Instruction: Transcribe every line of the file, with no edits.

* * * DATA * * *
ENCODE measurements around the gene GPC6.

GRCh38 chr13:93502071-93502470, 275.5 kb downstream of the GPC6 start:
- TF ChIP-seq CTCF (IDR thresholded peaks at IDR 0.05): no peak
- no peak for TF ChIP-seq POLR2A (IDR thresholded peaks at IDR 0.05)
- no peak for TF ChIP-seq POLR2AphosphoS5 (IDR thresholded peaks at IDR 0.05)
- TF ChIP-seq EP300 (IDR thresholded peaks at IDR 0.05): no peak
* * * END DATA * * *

ENCODE measurements around the gene GPC6.

GRCh38 chr13:93502071-93502470, 275.5 kb downstream of the GPC6 start:
- TF ChIP-seq CTCF (IDR thresholded peaks at IDR 0.05): no peak
- no peak for TF ChIP-seq POLR2A (IDR thresholded peaks at IDR 0.05)
- no peak for TF ChIP-seq POLR2AphosphoS5 (IDR thresholded peaks at IDR 0.05)
- TF ChIP-seq EP300 (IDR thresholded peaks at IDR 0.05): no peak